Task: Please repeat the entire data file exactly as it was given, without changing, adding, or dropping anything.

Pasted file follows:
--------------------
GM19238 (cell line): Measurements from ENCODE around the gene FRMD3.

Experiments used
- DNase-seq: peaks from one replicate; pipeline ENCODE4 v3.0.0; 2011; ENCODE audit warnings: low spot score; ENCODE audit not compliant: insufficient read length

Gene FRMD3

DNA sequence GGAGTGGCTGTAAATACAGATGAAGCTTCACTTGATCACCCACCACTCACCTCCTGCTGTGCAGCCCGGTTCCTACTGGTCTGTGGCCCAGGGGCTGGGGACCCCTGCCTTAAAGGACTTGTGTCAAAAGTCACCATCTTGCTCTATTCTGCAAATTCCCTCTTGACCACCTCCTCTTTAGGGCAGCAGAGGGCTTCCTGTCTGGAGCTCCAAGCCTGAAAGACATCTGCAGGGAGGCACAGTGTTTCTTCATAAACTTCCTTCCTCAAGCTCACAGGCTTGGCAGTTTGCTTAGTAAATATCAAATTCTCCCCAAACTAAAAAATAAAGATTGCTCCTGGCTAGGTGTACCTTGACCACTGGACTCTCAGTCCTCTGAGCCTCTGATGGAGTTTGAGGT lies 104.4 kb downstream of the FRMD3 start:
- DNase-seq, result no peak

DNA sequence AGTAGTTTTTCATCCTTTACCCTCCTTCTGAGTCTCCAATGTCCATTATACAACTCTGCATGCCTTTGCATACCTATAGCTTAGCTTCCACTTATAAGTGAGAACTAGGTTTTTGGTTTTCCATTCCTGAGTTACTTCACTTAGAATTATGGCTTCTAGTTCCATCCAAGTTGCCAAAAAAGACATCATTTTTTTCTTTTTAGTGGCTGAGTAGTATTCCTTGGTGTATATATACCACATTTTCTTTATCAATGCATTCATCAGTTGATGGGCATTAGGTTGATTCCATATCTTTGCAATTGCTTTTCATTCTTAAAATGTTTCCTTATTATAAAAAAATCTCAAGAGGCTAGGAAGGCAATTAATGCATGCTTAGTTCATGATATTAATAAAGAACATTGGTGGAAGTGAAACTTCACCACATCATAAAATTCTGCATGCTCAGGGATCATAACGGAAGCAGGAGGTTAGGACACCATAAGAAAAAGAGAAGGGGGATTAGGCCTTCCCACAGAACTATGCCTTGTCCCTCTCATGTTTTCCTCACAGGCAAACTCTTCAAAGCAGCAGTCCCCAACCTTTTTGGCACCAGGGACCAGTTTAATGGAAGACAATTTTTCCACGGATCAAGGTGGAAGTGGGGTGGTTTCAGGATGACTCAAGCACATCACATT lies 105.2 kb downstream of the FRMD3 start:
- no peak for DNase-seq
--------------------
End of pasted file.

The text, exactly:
GM19238 (cell line): Measurements from ENCODE around the gene FRMD3.

Experiments used
- DNase-seq: peaks from one replicate; pipeline ENCODE4 v3.0.0; 2011; ENCODE audit warnings: low spot score; ENCODE audit not compliant: insufficient read length

Gene FRMD3

DNA sequence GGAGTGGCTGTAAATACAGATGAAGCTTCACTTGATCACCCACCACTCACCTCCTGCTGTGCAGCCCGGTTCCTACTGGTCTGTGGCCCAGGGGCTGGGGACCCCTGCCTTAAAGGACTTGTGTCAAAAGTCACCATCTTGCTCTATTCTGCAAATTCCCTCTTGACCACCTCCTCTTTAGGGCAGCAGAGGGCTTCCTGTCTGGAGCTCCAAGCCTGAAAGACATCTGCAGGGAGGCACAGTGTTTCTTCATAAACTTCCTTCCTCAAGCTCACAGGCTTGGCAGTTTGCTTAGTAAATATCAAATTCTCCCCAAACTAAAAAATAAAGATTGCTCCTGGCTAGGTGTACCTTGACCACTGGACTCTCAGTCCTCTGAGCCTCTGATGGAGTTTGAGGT lies 104.4 kb downstream of the FRMD3 start:
- DNase-seq, result no peak

DNA sequence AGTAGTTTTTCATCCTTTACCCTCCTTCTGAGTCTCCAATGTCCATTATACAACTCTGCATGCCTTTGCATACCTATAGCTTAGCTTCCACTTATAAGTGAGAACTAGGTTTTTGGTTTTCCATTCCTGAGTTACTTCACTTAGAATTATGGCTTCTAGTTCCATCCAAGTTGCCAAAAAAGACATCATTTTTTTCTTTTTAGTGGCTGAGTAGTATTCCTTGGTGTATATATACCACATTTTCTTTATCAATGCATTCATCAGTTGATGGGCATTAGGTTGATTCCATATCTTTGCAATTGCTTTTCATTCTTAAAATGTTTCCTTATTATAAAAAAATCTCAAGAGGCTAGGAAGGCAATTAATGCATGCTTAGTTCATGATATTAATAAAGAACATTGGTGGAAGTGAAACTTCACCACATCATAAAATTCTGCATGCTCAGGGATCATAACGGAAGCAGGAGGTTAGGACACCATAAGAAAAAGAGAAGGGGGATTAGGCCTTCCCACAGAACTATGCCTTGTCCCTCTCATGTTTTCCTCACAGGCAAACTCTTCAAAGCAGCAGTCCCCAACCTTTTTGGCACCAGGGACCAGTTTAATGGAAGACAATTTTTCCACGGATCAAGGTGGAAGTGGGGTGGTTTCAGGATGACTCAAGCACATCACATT lies 105.2 kb downstream of the FRMD3 start:
- no peak for DNase-seq